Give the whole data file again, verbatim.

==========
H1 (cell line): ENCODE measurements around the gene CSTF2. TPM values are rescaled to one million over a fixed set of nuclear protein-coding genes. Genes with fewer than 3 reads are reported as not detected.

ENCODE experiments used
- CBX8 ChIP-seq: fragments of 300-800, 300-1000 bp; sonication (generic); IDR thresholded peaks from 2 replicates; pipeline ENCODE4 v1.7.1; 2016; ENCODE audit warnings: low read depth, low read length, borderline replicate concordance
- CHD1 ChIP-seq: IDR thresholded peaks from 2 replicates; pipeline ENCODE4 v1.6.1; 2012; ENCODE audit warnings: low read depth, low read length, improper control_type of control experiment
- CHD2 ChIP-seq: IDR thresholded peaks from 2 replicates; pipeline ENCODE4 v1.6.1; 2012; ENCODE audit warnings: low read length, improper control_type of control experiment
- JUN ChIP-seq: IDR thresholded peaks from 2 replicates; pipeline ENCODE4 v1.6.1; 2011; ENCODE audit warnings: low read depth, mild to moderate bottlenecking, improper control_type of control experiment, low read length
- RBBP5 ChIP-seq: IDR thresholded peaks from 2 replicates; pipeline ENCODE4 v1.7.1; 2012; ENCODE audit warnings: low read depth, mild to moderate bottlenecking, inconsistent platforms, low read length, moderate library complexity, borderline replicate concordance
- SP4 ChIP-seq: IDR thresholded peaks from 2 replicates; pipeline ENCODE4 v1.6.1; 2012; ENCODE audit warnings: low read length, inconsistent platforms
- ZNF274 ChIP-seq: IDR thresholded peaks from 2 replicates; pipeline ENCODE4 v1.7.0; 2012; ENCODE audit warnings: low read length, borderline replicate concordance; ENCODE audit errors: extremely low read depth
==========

H1 (cell line): ENCODE measurements around the gene CSTF2. TPM values are rescaled to one million over a fixed set of nuclear protein-coding genes. Genes with fewer than 3 reads are reported as not detected.

ENCODE experiments used
- CBX8 ChIP-seq: fragments of 300-800, 300-1000 bp; sonication (generic); IDR thresholded peaks from 2 replicates; pipeline ENCODE4 v1.7.1; 2016; ENCODE audit warnings: low read depth, low read length, borderline replicate concordance
- CHD1 ChIP-seq: IDR thresholded peaks from 2 replicates; pipeline ENCODE4 v1.6.1; 2012; ENCODE audit warnings: low read depth, low read length, improper control_type of control experiment
- CHD2 ChIP-seq: IDR thresholded peaks from 2 replicates; pipeline ENCODE4 v1.6.1; 2012; ENCODE audit warnings: low read length, improper control_type of control experiment
- JUN ChIP-seq: IDR thresholded peaks from 2 replicates; pipeline ENCODE4 v1.6.1; 2011; ENCODE audit warnings: low read depth, mild to moderate bottlenecking, improper control_type of control experiment, low read length
- RBBP5 ChIP-seq: IDR thresholded peaks from 2 replicates; pipeline ENCODE4 v1.7.1; 2012; ENCODE audit warnings: low read depth, mild to moderate bottlenecking, inconsistent platforms, low read length, moderate library complexity, borderline replicate concordance
- SP4 ChIP-seq: IDR thresholded peaks from 2 replicates; pipeline ENCODE4 v1.6.1; 2012; ENCODE audit warnings: low read length, inconsistent platforms
- ZNF274 ChIP-seq: IDR thresholded peaks from 2 replicates; pipeline ENCODE4 v1.7.0; 2012; ENCODE audit warnings: low read length, borderline replicate concordance; ENCODE audit errors: extremely low read depth